She was arrested along with her husband after defending dissident jurist Xu Zhangrun. The petition was also signed by prominent law professors like He Weifang and Zhang Qianfan. Organizers: False charges; the arrest is illegal. Petitions ignored by authorities.
Beijing (AsiaNews) - A group of jurists, artists and intellectuals have launched a petition to seek the release of Geng Xiaonan, a well-known publisher who was arrested after defending dissident academic Xu Zhangrun.
Geng was arrested on 9 September with her husband. This week the arrest was confirmed by the prosecutor. The couple owns the Ruyia Books publishing house which has organized various cultural and artistic initiatives with independent intellectuals and artists.
Initial press reports stated that the two publishers are accused of "illegal commercial operations", specifically of having illegally published more than 8,000 books. Hong Kong public television Rthk reported yesterday that the number of texts in the index had risen to 200,000.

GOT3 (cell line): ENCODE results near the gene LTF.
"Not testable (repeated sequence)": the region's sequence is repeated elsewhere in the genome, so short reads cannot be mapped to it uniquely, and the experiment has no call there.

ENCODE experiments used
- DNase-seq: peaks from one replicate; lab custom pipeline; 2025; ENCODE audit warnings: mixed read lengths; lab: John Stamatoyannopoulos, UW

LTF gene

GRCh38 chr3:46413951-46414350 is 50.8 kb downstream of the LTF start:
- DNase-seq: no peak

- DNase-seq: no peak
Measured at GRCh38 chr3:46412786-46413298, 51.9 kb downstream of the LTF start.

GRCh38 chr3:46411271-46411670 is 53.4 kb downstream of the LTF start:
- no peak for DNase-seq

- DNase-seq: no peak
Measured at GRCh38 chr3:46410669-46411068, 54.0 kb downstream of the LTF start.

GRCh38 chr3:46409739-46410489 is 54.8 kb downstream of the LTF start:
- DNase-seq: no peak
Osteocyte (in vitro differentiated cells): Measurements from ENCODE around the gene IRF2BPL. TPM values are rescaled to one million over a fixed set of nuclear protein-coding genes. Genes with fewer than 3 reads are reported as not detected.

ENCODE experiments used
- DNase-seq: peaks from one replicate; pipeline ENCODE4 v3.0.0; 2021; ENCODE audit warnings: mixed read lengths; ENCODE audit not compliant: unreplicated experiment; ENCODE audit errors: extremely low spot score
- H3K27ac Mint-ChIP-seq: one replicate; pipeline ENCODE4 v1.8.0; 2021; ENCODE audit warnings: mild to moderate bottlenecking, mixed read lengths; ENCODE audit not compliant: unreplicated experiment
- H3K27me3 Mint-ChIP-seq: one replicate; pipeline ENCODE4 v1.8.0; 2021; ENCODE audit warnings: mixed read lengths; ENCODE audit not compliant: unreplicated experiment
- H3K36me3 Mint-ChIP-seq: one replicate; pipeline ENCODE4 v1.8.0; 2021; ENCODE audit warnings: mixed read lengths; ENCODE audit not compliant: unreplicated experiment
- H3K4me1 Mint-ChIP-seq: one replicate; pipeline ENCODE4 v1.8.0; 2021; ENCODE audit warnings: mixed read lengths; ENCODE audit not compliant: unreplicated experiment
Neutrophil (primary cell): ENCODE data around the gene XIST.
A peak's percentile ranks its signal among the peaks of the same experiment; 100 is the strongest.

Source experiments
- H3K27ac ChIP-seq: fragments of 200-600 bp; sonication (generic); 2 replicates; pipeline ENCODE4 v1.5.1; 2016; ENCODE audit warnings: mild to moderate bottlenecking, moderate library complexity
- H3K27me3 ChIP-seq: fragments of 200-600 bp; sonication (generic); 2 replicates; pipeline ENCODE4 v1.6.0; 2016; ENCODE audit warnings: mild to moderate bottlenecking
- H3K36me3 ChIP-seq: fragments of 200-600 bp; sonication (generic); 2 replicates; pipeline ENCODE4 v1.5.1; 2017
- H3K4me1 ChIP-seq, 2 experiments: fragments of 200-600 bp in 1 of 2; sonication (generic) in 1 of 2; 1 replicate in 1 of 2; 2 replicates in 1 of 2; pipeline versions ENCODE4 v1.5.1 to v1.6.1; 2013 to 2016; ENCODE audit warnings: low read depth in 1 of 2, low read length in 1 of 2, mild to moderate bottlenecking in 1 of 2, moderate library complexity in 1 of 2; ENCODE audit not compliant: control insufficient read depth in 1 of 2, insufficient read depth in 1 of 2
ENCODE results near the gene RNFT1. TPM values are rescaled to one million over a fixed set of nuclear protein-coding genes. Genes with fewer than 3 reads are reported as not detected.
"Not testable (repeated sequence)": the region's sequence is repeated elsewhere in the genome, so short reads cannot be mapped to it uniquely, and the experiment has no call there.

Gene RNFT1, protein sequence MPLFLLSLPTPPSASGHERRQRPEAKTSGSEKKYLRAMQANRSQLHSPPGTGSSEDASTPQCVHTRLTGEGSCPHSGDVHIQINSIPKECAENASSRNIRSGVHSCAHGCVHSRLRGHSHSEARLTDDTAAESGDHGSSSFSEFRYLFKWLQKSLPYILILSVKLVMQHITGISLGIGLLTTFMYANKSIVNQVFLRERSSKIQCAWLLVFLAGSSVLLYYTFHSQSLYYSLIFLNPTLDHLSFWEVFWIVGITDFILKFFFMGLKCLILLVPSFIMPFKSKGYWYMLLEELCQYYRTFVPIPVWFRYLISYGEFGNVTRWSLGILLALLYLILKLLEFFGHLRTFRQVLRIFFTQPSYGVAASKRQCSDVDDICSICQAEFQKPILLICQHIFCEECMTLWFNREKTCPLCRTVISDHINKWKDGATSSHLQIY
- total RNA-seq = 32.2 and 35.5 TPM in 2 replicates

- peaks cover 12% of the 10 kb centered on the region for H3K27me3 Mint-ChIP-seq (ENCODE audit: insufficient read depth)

The public request for their release was signed, among others, by Xu Zhangrun himself, a former professor of law at Qinghua; He Weifang and Zhang Qianfan, two of his colleagues from Beijing University; sociologist Guo Yuhua; Hao Jian, a retired professor at the capital's film academy; and art critic Li Xianting.
For the signatories of the document, Geng was not jailed for alleged illegal activities, but for helping teachers and activists jailed for the sole fault of expressing their ideas.
Xu Zhangrun, who has come under the scrutiny of censorship for his criticism of Xi Jinping, is one of them. In July he spent six days in prison on charges of having "solicited prostitution", a charge he rejects. Following this incident, the academic was fired from his university for "moral corruption".
The petitioners point out that Geng's arrest is completely illegal. Since the reason for the arrest is "inappropriate", the authorities violated Article 35 of the Constitution, which protects the freedom of citizens. Based on art. 70 of the administrative procedure law, they thus abused their power.
Official statistics say that around 6 million petitions are submitted every year in China. The mechanism, which dates back to the ancient imperial age, should represent an alternative to the judicial system for citizens who report violations by the authorities. Observers note, however, that it is not very effective, given the hostility towards it from the rulers, especially at a local level.